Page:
We will come in later amendments to the role of the Committee on Climate Change. There will always have to be a political judgment about what can be done and how best to guide it into taking us there. I think that the committee can only give guidance, because we could get into real difficulties if it becomes a planning agency for 15-year plans. The thrust of the proposal is enormously to be supported, but addressing the nuances and subtleties of converting it into action that Parliament, the public and industry can support and deliver will be a real challenge.

I return to the debate on the theme that the noble Lord, Lord Woolmer, brought up and which was raised also in contributions from other noble Lords. It brings to mind a particular element that we have not talked about: the degree to which there is genuine enthusiasm—a wish to co-operate and to see this working—outside political circles and among industry and the community at large. It is important to bear that in mind.

The second notion that I would like to introduce to our deliberations is the idea that this does not need to be all top-down; it can be bottom-up. In fact, any sector that one can think of or that has been mentioned today has a capacity to produce of its own account a way in which to will the means to achieve the end. That is an important way of making this work, with a dialogue between the Committee on Climate Change and the sectors that it identifies. The sectors that volunteer because they recognise their own role do not want a decision imposed on them; they want to be part of the decision-making process. They need to be at its heart.

I was reading something last week with my wife, a county councillor who was at the Local Government Association conference held last week. Confusingly, the association has a climate change commission that is looking at this matter. Its commission has come forward to volunteer the local government sector for climate change targets. It has recognised that local government is an area that can effect policies that will influence climate change.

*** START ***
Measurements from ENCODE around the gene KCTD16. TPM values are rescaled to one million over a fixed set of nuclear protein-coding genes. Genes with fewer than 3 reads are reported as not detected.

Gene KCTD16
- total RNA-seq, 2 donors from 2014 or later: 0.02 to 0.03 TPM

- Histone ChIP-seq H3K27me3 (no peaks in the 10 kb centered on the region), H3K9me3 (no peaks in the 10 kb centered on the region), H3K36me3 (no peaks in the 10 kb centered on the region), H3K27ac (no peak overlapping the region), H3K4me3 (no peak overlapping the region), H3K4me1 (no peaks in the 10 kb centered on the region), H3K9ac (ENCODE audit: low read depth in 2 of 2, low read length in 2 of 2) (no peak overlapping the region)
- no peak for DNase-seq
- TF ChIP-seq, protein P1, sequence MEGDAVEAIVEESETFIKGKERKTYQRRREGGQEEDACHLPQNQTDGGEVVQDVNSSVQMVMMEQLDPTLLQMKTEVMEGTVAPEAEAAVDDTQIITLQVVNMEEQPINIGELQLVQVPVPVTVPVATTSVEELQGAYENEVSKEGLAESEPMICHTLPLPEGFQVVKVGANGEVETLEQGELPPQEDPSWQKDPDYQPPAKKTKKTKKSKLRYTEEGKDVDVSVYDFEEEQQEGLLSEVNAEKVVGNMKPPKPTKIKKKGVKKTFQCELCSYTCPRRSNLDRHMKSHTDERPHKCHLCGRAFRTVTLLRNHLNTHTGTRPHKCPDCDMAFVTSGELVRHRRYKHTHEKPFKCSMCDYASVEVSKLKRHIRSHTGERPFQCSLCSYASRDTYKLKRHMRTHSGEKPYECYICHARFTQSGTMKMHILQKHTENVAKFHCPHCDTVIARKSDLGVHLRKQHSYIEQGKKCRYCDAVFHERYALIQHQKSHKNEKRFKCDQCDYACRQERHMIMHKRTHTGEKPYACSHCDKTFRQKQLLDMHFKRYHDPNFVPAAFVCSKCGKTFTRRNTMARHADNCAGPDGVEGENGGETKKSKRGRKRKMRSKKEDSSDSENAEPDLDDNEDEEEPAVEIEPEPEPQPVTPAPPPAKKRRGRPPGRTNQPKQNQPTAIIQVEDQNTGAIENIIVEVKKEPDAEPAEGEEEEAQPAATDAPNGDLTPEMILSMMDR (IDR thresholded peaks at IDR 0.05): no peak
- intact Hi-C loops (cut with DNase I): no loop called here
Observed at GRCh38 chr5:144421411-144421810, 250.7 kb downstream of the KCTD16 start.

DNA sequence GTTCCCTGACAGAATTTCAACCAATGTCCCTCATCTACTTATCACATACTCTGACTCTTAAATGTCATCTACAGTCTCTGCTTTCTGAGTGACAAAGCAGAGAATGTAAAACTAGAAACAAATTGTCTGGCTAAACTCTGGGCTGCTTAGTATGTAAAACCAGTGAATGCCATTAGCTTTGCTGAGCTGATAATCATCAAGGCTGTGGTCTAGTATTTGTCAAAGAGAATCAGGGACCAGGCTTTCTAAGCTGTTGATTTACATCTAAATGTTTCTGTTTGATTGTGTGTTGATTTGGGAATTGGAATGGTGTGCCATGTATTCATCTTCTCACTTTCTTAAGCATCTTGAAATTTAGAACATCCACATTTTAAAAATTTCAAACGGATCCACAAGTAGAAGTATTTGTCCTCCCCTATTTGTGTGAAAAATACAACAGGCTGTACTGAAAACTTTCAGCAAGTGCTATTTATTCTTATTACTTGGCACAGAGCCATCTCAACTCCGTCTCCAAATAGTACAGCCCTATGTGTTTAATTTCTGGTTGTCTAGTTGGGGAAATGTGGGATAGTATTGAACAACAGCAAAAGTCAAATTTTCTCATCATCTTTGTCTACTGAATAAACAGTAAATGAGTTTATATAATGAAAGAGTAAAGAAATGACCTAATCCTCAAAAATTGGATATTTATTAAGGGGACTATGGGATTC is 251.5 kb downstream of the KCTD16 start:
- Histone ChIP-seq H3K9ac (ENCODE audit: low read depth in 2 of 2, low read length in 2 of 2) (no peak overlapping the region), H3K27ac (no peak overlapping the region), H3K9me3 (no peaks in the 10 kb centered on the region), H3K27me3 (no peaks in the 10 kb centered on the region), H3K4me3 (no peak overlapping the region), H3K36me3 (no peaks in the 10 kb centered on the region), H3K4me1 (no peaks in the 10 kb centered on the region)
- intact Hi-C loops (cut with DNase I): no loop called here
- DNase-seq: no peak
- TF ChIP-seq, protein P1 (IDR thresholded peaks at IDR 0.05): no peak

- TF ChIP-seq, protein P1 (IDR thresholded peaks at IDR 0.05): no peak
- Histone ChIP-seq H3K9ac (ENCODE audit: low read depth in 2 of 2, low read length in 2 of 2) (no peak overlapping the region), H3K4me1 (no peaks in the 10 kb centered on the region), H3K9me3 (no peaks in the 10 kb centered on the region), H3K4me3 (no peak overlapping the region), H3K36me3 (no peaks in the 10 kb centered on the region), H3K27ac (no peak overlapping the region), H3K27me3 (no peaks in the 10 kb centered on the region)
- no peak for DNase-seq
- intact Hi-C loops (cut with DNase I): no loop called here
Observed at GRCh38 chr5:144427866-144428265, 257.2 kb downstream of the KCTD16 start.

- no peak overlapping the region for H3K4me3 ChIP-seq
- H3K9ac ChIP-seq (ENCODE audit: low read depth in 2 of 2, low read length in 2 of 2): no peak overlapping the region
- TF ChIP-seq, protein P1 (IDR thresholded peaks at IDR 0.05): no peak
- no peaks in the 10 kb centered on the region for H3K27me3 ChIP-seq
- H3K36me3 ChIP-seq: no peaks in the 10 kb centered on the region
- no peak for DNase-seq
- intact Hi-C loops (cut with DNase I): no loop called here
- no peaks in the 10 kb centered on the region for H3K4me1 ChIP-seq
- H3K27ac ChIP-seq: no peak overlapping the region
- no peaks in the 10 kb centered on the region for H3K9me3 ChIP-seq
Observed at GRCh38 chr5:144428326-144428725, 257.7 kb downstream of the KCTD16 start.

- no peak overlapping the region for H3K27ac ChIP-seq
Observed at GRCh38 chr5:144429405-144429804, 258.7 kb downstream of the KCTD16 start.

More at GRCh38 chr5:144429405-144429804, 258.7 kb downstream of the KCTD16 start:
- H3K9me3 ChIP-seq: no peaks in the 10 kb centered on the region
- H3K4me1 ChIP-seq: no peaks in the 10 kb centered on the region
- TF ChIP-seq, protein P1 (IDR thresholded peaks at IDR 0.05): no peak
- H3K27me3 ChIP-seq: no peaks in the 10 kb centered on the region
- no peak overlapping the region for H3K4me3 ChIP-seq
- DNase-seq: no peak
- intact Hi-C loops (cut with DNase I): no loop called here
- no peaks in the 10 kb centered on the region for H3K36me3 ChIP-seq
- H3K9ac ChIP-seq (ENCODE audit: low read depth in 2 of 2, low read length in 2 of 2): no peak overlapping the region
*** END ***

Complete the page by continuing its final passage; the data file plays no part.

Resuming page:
I introduced these amendments fairly briefly because they are simple. They would simply introduce sectoral budgets onto the playing field in order to give the Committee on Climate Change and the Government a mechanism to implement the Bill more successfully. A lot of good could come out of including and working with these ideas.

When I look back on this Committee stage I will probably say that this debate was one of the shortest and yet one of the most interesting. I have a speech that would more or less squash it all but I am still of the view that I should take it away from the Committee in order to tie it in with what was said last week. I will essentially be negative, and I will explain some of the reasons for that, but on the other hand we have just had contributions that have shown the practicalities. We have had the example of apples, though I doubt that the noble Earl was on about the apple sector. It might be the fruit-growing sector, or the farming sector as a whole. My noble friend Lord Campbell-Savours then gave the residential sector as an example. But then we had a local government issue, with residential issues mixed up with land. It is a question of looking at sectors. But then my noble friend Lord Woolmer referred to the national plan of the 1960s and George Brown. I said to my ministerial colleague on the Front Bench that, as I have now discovered, “Not all members of the Government have heard of George Brown, so mentioning him is probably not a good idea”. I also expected my noble friend Lord Woolmer to mention the No. 7 tractor plant and the problem of picking winners.